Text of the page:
― Apple Inc.

I love good advertising copy, and this is about the best there has ever been, with the possible exception of “That’s a some spicy spicy meat-a-ball.”  Apple built a whole brand on taking the assumptions of design, product lines and marketing and throwing it all out the window.  I don’t believe for a minute they were certain any of their ideas would work. But, they were certain that doing things everyone else’s way would be boring and unfulfilling. So, they were willing to take risks, and as they say: with great risk comes great reward.

More than this, they were unwilling to sit on their laurels.  They kept moving forward. For them, the status quo doesn’t exist. They continually stay out in front, finding new areas to compete in and developing products that people want.  What’s interesting is that the products are not even necessarily the best products out there, as other companies catch up and eclipse them. But, with a culture of constantly moving forward, of bucking the status quo, they are looking to eclipse themselves as a daily practice and many of us are willing to go along for that ride.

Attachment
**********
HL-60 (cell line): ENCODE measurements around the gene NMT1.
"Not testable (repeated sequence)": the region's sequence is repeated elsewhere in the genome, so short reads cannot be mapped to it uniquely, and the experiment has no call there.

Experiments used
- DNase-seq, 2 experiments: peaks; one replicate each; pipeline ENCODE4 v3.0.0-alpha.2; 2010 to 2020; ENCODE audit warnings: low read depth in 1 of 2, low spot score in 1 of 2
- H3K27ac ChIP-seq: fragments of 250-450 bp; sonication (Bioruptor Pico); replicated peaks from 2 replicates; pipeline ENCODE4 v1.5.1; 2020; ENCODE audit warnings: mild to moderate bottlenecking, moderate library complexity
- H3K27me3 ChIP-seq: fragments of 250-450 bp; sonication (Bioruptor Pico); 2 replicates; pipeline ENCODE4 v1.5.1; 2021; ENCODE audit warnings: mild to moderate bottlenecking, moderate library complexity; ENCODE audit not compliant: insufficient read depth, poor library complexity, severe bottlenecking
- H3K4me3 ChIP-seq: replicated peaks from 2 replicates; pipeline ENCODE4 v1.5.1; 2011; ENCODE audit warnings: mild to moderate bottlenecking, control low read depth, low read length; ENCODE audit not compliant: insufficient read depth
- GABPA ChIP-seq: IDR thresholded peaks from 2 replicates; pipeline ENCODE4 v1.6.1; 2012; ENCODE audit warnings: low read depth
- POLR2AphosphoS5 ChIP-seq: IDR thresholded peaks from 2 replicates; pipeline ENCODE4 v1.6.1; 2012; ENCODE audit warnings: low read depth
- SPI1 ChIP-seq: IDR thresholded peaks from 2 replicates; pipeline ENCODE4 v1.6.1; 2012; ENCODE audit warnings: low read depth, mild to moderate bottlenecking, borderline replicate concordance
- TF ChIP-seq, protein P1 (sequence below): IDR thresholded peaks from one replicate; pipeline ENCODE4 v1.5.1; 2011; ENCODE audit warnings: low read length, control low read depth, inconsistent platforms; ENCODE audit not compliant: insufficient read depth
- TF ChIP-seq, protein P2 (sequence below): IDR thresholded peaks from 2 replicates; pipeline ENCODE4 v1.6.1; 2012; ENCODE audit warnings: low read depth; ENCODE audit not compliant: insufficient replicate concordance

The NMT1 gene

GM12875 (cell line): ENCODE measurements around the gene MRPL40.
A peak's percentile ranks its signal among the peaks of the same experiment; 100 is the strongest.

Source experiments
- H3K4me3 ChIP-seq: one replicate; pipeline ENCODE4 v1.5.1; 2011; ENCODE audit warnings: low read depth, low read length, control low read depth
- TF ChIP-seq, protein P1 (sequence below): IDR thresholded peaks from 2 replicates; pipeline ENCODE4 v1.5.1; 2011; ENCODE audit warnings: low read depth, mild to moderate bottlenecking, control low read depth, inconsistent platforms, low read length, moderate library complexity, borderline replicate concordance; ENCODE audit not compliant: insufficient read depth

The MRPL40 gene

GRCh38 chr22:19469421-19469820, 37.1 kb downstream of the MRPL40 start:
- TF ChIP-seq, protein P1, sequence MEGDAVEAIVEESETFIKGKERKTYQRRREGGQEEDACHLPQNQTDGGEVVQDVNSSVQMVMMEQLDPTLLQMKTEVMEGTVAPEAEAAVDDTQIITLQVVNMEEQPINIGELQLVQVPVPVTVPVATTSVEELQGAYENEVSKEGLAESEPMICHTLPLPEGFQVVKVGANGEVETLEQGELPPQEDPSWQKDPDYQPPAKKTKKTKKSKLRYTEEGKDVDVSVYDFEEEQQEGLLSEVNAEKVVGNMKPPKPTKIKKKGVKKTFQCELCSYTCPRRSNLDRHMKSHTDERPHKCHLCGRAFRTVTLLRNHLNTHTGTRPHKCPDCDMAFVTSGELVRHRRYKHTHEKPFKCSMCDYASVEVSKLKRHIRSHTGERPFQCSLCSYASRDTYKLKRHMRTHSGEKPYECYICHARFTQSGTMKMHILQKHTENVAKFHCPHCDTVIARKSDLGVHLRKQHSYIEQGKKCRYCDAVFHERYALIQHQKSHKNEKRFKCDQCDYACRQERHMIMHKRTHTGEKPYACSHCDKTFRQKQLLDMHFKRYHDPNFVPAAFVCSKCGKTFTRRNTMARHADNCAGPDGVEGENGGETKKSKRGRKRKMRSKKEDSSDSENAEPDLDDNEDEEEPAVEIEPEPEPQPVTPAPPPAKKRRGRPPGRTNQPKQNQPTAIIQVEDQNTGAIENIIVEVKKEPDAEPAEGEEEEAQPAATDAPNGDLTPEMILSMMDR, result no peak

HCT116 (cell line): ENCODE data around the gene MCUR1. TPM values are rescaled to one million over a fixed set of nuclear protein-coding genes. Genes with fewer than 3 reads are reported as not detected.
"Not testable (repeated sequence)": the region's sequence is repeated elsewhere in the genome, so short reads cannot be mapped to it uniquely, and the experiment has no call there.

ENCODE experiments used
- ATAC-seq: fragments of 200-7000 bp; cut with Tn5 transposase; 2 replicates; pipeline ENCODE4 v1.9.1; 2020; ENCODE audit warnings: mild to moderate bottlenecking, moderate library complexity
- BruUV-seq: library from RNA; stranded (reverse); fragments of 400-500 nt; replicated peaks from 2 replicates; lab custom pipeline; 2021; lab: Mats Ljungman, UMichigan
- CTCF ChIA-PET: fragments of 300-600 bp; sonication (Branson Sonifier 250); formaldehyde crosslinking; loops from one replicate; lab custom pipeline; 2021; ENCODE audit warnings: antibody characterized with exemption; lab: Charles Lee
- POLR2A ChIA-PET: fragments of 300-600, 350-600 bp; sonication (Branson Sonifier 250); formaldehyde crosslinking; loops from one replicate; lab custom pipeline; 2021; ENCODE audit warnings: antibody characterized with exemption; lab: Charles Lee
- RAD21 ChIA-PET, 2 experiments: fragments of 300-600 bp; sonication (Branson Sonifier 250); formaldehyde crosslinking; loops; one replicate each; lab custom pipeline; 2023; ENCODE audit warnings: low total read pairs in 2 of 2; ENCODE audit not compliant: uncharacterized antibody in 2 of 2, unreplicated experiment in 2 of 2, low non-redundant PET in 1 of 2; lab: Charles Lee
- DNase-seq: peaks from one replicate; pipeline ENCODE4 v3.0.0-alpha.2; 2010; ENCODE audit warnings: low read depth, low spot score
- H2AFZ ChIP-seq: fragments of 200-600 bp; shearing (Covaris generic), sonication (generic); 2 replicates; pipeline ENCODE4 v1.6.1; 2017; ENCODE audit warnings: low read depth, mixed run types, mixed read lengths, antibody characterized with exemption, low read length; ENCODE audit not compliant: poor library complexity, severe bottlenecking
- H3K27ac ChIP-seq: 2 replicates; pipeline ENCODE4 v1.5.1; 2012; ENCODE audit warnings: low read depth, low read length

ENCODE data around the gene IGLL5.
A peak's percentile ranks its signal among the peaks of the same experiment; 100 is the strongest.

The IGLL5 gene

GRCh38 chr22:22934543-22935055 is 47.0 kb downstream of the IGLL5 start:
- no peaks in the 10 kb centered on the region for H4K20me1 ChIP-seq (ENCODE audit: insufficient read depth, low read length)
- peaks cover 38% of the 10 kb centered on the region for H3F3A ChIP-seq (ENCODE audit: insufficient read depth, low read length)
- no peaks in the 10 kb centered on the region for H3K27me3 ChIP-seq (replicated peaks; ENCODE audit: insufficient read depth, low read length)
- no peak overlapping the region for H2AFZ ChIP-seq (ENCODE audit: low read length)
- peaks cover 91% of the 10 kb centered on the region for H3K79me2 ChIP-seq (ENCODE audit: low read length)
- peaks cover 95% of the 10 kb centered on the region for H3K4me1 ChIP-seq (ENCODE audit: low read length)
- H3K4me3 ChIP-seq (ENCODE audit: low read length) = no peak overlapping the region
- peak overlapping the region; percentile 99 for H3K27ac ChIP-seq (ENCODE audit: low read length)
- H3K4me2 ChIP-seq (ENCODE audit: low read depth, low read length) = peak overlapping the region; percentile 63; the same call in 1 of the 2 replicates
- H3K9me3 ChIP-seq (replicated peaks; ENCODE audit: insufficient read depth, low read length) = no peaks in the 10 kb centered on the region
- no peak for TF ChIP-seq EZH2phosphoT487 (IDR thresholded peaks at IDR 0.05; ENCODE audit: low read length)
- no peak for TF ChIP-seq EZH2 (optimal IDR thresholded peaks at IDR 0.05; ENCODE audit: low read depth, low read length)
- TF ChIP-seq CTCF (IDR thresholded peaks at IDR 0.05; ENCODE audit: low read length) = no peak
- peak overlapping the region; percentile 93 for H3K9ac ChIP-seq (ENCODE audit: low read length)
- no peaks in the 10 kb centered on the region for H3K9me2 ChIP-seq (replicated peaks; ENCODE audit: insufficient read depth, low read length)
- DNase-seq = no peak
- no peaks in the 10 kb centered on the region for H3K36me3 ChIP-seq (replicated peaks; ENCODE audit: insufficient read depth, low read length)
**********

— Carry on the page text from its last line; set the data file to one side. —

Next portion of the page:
As I was contemplating this today, I received an email from Linked In asking if I wanted to follow Ari Emanuel, CEO of William Morris Endeavor. I found his philosophical statement so compelling I signed right up.  There was so much I wanted to say on this subject, but found that Ari just summed it all up.

timthumbFrom Ari Emanuel’s Linked In profile:

“Next” doesn’t sound like a motto to live by. It doesn’t make for an epic battle cry or moving political campaign slogan. But it was – and still is – an Emanuel family mantra that my father used every day when I was growing up. Sitting around the kitchen table after school, my brothers and I would spin our day’s success stories. Our father’s response? “Nu” (Hebrew for next).

So why am I telling you this?  Who gives a shit what my father said?  I’m sharing this with you because it’s a philosophy that has carried me from the family dinner table to where I am today.  While I acknowledge that you can learn a great deal from historical precedents, I think we all spend too much time and energy looking backward.  The successes or failures of your past don’t define you.  It’s the ability to turn the page to the next, better chapter.